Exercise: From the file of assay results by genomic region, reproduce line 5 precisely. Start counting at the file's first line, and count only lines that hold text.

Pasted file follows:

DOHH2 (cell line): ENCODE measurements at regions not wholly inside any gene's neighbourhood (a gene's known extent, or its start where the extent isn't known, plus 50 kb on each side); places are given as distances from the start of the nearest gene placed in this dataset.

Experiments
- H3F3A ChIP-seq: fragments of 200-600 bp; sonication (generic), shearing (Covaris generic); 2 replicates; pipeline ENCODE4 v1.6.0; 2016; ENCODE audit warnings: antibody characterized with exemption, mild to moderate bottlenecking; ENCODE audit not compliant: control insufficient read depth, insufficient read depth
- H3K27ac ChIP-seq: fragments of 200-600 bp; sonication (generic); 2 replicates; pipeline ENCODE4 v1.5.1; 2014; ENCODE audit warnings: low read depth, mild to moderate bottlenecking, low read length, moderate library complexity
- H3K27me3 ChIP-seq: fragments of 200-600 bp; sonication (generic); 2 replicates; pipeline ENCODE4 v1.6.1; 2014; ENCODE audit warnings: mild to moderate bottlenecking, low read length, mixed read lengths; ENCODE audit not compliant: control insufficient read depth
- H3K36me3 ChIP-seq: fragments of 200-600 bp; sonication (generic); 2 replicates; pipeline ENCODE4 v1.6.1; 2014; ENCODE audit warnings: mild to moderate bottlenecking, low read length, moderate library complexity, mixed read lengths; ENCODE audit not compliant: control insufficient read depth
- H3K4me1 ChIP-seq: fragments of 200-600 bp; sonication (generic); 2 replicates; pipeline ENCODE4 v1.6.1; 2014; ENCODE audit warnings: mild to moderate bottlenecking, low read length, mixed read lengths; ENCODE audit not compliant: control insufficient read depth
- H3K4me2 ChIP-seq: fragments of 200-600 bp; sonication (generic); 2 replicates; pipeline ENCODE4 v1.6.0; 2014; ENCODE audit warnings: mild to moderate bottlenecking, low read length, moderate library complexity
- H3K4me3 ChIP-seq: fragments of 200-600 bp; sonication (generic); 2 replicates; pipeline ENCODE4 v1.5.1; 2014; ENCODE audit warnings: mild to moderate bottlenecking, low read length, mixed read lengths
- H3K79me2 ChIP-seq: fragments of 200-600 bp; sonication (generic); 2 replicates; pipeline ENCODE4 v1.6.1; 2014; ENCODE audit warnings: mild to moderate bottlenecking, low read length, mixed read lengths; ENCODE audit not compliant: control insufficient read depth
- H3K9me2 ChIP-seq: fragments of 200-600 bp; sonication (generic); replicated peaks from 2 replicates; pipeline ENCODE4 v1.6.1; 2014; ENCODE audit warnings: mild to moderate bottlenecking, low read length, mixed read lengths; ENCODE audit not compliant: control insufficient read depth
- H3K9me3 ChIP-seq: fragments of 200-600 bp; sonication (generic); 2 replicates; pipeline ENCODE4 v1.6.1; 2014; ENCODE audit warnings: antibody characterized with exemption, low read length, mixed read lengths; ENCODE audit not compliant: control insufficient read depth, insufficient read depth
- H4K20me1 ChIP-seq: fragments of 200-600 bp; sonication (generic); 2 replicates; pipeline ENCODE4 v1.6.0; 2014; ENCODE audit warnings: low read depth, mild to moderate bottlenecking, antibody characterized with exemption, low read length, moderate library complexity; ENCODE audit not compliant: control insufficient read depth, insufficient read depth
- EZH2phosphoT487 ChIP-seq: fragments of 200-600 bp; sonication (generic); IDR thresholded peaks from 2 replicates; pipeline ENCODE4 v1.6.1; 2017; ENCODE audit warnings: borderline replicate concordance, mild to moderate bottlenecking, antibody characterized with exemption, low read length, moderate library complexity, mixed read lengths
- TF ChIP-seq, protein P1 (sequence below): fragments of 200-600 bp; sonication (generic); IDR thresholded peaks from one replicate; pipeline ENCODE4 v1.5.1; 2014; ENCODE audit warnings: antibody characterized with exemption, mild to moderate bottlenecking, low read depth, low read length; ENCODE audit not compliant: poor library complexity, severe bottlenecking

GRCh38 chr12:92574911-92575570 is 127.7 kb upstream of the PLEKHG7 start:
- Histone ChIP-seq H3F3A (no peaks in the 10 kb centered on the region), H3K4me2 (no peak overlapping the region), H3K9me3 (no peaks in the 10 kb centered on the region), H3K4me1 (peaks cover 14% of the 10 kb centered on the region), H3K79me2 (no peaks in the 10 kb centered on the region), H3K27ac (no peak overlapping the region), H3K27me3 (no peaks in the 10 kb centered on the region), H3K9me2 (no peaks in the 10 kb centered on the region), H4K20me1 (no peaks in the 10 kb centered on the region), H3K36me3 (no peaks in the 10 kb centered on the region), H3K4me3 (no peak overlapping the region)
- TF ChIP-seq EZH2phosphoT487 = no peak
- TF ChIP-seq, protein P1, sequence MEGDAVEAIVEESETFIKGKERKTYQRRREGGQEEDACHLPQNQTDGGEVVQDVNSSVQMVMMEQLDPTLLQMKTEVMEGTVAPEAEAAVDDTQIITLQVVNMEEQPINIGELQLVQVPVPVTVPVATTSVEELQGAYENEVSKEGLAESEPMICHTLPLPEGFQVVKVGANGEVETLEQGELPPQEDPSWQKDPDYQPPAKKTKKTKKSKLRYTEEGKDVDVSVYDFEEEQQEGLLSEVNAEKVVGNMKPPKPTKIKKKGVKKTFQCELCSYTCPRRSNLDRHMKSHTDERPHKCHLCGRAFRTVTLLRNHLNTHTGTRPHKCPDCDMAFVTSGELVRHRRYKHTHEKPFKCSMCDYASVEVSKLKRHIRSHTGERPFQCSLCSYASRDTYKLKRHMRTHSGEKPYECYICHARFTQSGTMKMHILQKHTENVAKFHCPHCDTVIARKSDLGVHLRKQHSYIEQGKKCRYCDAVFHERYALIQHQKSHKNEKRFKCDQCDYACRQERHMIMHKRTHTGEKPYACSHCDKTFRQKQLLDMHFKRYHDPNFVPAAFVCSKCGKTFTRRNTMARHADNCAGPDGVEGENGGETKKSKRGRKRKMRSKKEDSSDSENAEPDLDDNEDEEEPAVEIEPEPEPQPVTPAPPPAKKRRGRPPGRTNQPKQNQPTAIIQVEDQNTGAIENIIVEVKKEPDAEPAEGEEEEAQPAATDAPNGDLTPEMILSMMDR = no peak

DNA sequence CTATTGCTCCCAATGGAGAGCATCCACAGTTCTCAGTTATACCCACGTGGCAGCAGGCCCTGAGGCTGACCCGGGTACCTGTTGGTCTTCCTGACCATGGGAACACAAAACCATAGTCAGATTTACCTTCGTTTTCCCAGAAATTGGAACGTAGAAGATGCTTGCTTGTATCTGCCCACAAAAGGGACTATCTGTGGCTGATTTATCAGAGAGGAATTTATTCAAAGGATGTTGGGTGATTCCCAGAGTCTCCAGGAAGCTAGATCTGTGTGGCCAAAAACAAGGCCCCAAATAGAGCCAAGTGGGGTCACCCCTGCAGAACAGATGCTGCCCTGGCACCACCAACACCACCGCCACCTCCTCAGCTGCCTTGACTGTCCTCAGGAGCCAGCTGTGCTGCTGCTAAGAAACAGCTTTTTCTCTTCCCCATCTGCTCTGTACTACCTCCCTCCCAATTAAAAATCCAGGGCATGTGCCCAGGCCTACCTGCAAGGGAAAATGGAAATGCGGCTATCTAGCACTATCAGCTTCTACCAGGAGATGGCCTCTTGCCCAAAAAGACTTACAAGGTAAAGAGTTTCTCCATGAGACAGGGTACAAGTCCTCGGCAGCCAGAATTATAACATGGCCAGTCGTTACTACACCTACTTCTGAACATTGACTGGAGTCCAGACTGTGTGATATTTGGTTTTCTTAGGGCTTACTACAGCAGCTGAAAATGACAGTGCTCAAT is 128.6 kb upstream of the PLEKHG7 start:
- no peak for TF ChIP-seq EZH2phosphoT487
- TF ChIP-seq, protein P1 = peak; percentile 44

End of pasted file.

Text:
- H3K27me3 ChIP-seq: fragments of 200-600 bp; sonication (generic); 2 replicates; pipeline ENCODE4 v1.6.1; 2014; ENCODE audit warnings: mild to moderate bottlenecking, low read length, mixed read lengths; ENCODE audit not compliant: control insufficient read depth